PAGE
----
Dante Wilds contributed to this article.

Remembering robotics coach, Kevin Boone

By John Dingzon

Mr. Kevin Boone, an engineering teacher and robotics coach from Digital Harbor High School, passed away in November 2018.

It was a very tragic of loss of one of the best engineering teachers in Maryland. Mr. Boone had been involved in the VEX robotics program since day one, when the program was first released here in Baltimore City.

Two of Mr. Boone’s former students for robotics at Digital Harbor High School, Peter and Isaiah, shared their feelings with the Patterson Press:  “We mourn for the loss of Mr. Boone, because he was like a father and a mentor to us and always looked after us. If he saw any errors, he would help and correct us.”

A lot of times Peter and Isaiah would stay after school or stay really late just to finish their robots and get ready for the Saturday competition and tournament.

Digital Harbor High School is currently postponing their participation in robotics competitions with other schools. It is unknown who is going to take Mr. Boone’s place as robotics coach.

Patterson engineering teacher Ms. Ball who was a close colleague and a friend of Mr. Boone. “I was devastated when I heard the news of his passing.”, Ms. Ball explained. “I had just seen him at the Digital Harbor High School VEX robotics competition on Saturday, and his passing was announced 4 days later on Wednesday. He was planning to visit Patterson to help my students with programming on the same day.”

Ms. Ball first met Mr. Boone in 2004 when our schools were competing in the first robotics competition.

The Baltimore City VEX Robotics Coordinator, Gino Tagaytay, held a special ceremony to honor the memory of Mr. Boone at the next VEX robotics competition at Patterson Park Public Charter School.

Personally, I first met Mr. Boone in 2015-2016. Ever since then, I have been working with him. Mr. Boone was an amazing engineering teacher. It is tragic losing someone like Mr. Boone who had been in the program since day one.

The only way we can honor Mr. Boone is to continue the competition all the way to the VEX Robotics tournament cup at Johns Hopkins University.

Mr. Boone helped Patterson teachers & students in all aspects of the VEX robotics program, from designing and building to programming and fundraising. He was always available to lend a helping hand.

We all started together back in 2004. He was one of the first teachers to engage in the VEX program and to offer workshops for new teachers interested in setting up a robotics program at their schools.

Prior to his retirement last year, he was teaching at Digital Harbor High School and served as the VEX Robotics Summer Training Instructor.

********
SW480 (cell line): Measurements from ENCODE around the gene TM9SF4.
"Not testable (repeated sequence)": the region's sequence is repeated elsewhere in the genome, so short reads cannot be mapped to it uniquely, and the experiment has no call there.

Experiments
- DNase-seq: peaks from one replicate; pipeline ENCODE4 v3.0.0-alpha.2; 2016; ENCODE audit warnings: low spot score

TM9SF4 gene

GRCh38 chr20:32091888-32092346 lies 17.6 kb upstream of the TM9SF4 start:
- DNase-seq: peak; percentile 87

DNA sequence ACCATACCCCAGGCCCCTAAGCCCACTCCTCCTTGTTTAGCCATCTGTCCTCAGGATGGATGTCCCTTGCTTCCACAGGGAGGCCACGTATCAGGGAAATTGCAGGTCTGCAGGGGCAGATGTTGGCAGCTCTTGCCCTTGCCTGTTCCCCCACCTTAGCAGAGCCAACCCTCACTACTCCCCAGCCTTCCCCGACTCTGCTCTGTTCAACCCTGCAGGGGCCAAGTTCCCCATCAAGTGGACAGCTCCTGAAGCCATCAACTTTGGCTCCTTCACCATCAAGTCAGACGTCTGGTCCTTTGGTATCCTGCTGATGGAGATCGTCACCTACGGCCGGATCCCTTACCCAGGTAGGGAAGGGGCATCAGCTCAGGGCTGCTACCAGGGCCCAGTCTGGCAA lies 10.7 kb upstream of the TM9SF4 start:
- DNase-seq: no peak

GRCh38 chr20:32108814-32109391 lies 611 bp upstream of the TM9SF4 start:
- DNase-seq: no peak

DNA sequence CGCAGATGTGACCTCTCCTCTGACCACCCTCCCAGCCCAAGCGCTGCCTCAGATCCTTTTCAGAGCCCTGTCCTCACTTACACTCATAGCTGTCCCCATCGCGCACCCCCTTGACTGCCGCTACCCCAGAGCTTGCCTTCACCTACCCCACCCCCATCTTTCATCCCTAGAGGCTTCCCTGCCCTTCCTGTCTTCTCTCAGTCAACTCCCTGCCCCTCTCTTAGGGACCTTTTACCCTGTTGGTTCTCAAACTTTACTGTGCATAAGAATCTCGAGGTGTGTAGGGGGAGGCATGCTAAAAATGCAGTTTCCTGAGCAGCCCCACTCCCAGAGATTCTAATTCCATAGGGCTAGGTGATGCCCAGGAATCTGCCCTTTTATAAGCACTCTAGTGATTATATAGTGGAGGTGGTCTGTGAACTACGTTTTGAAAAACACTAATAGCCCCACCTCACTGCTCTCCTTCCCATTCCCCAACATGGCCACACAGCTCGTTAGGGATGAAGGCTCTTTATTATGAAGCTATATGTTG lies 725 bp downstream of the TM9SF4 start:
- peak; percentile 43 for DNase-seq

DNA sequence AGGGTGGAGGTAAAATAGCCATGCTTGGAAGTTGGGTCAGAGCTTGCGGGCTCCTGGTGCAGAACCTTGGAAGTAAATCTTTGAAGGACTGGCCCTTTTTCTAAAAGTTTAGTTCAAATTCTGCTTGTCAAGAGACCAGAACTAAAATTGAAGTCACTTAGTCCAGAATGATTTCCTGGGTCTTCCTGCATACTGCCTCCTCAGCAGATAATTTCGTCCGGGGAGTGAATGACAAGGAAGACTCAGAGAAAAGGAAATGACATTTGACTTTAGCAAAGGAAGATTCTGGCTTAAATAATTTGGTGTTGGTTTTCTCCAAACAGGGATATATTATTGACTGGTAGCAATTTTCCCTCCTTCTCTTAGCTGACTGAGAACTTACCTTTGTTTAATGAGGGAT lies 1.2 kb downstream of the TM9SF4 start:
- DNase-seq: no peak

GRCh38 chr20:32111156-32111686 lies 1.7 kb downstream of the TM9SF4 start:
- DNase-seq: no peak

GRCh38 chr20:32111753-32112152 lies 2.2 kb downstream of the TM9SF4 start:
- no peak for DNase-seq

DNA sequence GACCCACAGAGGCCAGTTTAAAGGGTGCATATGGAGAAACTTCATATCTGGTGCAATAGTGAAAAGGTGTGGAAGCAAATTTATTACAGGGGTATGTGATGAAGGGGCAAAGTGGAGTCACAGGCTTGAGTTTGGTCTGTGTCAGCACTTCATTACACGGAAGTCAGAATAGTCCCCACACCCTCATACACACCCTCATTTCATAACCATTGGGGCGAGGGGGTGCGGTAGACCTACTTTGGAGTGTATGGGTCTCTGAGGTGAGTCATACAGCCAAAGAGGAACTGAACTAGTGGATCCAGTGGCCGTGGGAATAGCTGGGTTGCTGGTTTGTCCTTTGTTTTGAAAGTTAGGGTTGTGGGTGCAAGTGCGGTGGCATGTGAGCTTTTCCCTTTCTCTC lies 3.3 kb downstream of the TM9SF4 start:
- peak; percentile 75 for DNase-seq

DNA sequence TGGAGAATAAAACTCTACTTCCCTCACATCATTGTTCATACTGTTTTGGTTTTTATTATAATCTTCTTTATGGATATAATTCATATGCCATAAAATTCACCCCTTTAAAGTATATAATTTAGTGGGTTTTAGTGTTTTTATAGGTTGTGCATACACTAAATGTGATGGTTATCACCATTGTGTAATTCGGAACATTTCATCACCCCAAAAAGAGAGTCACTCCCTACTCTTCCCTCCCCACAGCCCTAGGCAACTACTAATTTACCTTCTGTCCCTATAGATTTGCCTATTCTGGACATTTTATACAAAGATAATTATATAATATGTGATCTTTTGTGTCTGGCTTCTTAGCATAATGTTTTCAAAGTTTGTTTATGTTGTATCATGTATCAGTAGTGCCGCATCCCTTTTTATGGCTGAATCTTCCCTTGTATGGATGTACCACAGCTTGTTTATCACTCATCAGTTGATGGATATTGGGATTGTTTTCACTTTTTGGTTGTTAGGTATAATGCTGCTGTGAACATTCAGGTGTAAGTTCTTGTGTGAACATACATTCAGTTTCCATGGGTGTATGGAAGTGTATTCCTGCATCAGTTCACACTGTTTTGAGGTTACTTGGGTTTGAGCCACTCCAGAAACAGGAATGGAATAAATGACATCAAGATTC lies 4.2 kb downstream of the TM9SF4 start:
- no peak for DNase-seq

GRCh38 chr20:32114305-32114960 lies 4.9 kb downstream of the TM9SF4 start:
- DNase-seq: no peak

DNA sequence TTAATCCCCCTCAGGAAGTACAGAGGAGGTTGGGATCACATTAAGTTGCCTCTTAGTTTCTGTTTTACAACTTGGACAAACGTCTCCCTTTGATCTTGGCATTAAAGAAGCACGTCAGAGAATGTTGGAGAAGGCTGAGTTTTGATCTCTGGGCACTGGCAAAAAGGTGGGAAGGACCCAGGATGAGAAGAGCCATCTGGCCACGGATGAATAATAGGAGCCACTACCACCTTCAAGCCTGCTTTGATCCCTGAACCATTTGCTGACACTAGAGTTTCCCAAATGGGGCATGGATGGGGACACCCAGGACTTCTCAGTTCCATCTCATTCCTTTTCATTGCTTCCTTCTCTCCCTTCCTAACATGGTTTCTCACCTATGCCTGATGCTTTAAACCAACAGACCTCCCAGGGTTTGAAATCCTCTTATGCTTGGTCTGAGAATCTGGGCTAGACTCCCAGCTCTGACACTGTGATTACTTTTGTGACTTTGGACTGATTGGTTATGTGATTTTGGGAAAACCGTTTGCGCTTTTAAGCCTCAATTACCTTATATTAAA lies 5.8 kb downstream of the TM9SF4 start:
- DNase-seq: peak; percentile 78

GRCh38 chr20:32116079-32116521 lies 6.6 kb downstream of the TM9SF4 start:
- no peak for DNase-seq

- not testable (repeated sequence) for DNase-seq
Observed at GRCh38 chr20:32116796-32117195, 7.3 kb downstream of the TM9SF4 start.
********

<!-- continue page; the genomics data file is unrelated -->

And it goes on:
I’d like to think he and I were close professional colleagues. He was an incredible resource for Patterson High School. My students looked forward to working with him during the school year as well as the summer. He and I also hung out at “Beer & Bots” to learn about the latest “high-tech” gadgetry used for robotics. Talk about awesome–he even brought us donuts during the Saturday competitions.

Kevin Boone was an amazing person; kind; wonderful; generous (especially with his time). He was respected and admired by his peers, and quick to support his colleagues and his students. He will be greatly missed.

Amazon donates money to Patterson engineering department

By Moses Jeuronlon

The Patterson High School engineering department received a sum of $15,000 in support from Amazon on Friday, Nov. 30, 2018.

The students of the engineering pathway, Amazon staff, and a representative from the mayor’s office all gathered in Ms. Ball’s classroom to meet each other.

A representative from Amazon give a brief presentation on some of the things they do each and every day. He also talked about some of the opportunities and benefits Amazon has given him as well as some of the fun times he had working for them.

According to John Digzon, a member of the robotics club who participated in the Amazon event, “I am really relieved because with Amazon support we can buy more resources we need for projects”.

After the presentation, the group left Ms. Ball’s room and went to the robotics room where students presented the robots they have been working on. They also demonstrated some of the things their robots can do at the Vex robotics competition practice stage.

Building STEPS prepares students for college and careers

By Christian Pietrowski,

Building STEPS is a program that prepares students in Baltimore for college and careers with a focus on science and technology. I want to say thanks to everyone in Building STEPS and everyone that’s involved with the program. My journey through Building STEPS has been an experience of a lifetime, from climbing trees at Genesee Valley all the way to learning science, technology, and engineering and mathematics skills.

When I got the acceptance letter into Building STEPS at the end of my tenth grade year, I was so excited. I was excited because I knew I was going to get the help I needed to get into college. Believe it or not, before Building STEPS, I was shy and would not approach people for help and would not talk to people unless spoken to.  They made my confidence level go from zero to a hundred. Building STEPS has helped me overcome a lot of challenges. The main challenge I overcame was being put outside of my comfort zone. I learned how to talk to people I didn’t know, and learned how to appreciate working in groups instead of on my own.